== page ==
This is week-old news but worth a quick post to refresh the notice that a patch has been released for Captivate 8, bringing it up to 188.8.131.52. Assuming you have a subscription to CP8 (it’s difficult to get a license that’s not a subscription), fire-up Captivate and click Help > Updates. Continue reading First Captivate 8 Patch Released
Adobe Max starts today and the Keynotes are being webcast!
They’re having some connectivity issues, likely due to heavy traffic, but coming in well here so far…
- Day One keynote: Creativity on the Cutting Edge: Monday, Oct 6, 9:30–11:30am PT
- Day Two keynote: Community Inspires Creativity: Tuesday, Oct 7, 10–11:30am PT
- Illustrator Draw: “An all-new app that reinvents the best of Adobe Ideas, letting you work with familiar tools and features in a modern, streamlined interface.”
- Photoshop Sketch: “Draw with new expressive brushes as well as custom brushes, and send sketch artwork to Photoshop as a PSD file…”
- Lightroom Mobile: “View comments and favorites in Lightroom mobile that clients, friends, or family leave on the photos you’ve shared online in Lightroom on the web.”
- Creative Cloud Market: “A collection of high-quality, curated content that’s free to Creative Cloud members.”
With Flash being increasingly dismissed for many web projects, Adobe needed an answer to replace at least some of that functionality with a tool that used HTML/JS…resulting in the Edge suite of tools.
Here’s Wikipedia’s entry on the Edge tools. I’m not sure the overview paragraph is terribly accurate, but it’s a good reference page overall, outside Adobe’s site.
That said, Flash isn’t entirely out of the game. With CreateJS integrated, Flash can output to HTML5 Canvas, creating solid images, charts, and animations. I consider this the beginning of the Flash IDE transformation. Until it moves further, however, the Edge tools provide a lot of the otherwise missing HTML functionality.
A little old, but still highly relevant, from the November 2013 Streaming Media West conference came a session titled “Best Practices for Implementing Accessible Video Captioning” . Representatives from Dell, T-Mobile, and Google/YouTube discussed video captioning, mobile video, and video translation.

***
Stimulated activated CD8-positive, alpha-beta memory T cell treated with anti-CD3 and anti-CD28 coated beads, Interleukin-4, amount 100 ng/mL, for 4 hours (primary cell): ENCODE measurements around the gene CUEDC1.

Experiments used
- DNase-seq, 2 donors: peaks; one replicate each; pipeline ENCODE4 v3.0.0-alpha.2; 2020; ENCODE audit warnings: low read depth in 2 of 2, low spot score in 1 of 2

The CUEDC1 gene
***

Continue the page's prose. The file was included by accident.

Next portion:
The Americans with Disabilities Act (ADA, 1990) covers federal, state, and local jurisdictions, and applies to a wide range of domains, including employment, public entities, telecommunications, and places of public accommodation.
If your eLearning project calls for narration – whether to enhance the on-screen content, provide navigation instruction, to address 508/Accessibility requirements, or just to have an extra bit of media within your piece (the suitability of all to be ideally determined in your instructional design phase) – there are essentially two approaches: Record it yourself (or ‘in-house’) or Hire a professional.
In-house narration can be worthwhile for a variety of reasons. For example, if a faculty member or subject-matter expert is well-known, having that SME record the narration can lend some weight to the overall engagement and perceived validity of the course; or if you need to work out the timing of various media elements, recording a temporary ‘scratch’ track can certainly help with production and beta reviews of the product before expenses are incurred using professional talent.
Professional narration does usually add a cost to the projects, of course, but with proper management of the script and resources, it doesn’t have to be expensive. The advantages of clean, clear, and properly-enunciated narration can only help improve the overall quality of the project.
If you work with outside, professional narrators – or even experienced narrators in-house – Rebecca Haugh (a narrator we’ve used often) has published a solid set of 5 Tips for eLearning Voice Recording. And of course, those are solid considerations to keep in mind when you are recording narration internally with less-experienced folks.
Having developed, managed, and even recorded untold numbers of narratives for eLearning projects, here are a few additional guidelines (some of which Rebecca touches on as well):
In case you missed it, we’ve got a new (and the first) sample piece up on the Recipes page. this example was created in Captivate 7 to demonstrate two concepts:
- How to do a simple ‘clickspot’ (or ‘hotspot’) overlay on video; using a ‘slide video’ on the timeline with clickspots placed at various points, pausing the video, to allow users to interact with the piece.
- Showing how an MP4 placed as an ‘Event video’ allows video-specific controls which will work on both desktop (SWF) and mobile (HTML5) output. Event videos in CP are the only way to show video-specific controls, but you cannot then accurately time other timeline events with those videos as they have their own controls.
Head over to the Recipes section to check it out!